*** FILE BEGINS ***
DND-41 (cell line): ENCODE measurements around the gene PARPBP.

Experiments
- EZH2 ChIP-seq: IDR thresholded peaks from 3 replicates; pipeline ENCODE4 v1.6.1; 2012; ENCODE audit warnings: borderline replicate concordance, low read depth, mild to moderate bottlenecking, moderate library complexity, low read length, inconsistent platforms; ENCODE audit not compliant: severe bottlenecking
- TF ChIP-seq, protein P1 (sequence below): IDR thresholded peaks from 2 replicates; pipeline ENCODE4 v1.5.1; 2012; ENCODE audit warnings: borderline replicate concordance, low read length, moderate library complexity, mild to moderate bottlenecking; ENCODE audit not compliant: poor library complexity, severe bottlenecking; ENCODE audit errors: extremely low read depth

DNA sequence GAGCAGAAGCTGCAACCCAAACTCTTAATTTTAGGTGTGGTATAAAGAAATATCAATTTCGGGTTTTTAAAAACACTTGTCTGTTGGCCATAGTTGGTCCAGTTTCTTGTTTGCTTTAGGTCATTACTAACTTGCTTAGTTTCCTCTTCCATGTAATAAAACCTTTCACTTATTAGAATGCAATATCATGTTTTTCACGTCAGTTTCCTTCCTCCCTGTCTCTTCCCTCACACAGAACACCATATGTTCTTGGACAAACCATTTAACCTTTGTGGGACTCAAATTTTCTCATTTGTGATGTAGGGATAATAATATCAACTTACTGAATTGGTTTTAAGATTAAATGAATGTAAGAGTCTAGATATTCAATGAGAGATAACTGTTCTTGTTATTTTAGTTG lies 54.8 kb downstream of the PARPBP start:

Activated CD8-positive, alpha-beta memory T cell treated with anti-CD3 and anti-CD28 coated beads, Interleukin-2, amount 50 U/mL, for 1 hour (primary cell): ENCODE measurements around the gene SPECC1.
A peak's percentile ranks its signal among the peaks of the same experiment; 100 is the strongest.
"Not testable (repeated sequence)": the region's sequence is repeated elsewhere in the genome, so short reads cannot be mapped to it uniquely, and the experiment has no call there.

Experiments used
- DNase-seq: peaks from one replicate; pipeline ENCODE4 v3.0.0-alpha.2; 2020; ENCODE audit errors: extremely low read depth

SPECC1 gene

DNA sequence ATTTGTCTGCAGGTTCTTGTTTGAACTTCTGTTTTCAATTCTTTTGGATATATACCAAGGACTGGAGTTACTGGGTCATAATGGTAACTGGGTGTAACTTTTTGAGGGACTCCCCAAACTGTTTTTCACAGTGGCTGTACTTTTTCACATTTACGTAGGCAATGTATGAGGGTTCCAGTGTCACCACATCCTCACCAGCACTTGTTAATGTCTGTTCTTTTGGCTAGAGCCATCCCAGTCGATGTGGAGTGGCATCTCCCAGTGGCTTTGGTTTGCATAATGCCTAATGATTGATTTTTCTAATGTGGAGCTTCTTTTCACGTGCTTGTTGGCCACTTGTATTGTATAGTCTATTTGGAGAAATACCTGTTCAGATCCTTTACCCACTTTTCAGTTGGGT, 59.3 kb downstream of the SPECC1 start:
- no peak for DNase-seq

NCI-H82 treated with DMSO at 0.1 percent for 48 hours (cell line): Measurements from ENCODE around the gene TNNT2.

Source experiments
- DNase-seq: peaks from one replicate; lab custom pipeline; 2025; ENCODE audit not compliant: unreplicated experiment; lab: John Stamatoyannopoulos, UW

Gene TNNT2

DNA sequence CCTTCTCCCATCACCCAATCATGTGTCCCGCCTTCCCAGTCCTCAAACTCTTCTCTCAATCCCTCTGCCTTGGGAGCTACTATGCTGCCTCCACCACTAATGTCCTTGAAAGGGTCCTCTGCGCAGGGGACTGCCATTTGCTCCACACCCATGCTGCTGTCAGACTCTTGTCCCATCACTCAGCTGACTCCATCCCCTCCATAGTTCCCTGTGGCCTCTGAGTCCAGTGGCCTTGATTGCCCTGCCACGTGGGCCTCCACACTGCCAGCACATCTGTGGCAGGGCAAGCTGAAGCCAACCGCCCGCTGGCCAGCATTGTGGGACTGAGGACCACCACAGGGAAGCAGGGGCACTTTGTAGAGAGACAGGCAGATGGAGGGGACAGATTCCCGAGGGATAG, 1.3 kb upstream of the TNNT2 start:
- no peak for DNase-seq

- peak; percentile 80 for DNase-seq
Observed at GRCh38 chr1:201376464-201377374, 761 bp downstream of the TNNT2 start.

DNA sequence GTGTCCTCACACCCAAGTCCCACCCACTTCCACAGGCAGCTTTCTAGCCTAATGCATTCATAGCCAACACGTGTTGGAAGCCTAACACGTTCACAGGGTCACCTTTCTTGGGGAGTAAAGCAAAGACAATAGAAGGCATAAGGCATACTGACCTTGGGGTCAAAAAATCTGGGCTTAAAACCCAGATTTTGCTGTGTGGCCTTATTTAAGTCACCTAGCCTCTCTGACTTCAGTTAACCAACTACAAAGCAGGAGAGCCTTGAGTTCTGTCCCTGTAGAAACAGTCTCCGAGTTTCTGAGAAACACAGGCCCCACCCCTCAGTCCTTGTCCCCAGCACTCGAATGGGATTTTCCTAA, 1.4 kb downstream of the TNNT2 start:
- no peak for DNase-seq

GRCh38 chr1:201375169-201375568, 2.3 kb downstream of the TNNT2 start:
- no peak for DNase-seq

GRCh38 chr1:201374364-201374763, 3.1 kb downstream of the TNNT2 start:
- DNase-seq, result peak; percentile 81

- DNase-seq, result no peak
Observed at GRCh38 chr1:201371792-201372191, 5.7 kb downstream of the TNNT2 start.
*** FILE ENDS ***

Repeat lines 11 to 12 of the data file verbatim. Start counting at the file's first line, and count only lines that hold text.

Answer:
SPECC1 gene

DNA sequence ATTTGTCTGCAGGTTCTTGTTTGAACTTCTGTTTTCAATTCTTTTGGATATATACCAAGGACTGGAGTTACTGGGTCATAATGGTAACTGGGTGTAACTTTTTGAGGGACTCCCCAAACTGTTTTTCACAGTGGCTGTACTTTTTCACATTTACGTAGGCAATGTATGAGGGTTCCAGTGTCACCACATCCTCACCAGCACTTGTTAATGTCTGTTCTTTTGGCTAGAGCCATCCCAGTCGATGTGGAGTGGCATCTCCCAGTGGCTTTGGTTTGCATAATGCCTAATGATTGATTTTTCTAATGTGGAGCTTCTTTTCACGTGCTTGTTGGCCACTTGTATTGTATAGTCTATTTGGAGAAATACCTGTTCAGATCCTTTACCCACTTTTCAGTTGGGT, 59.3 kb downstream of the SPECC1 start: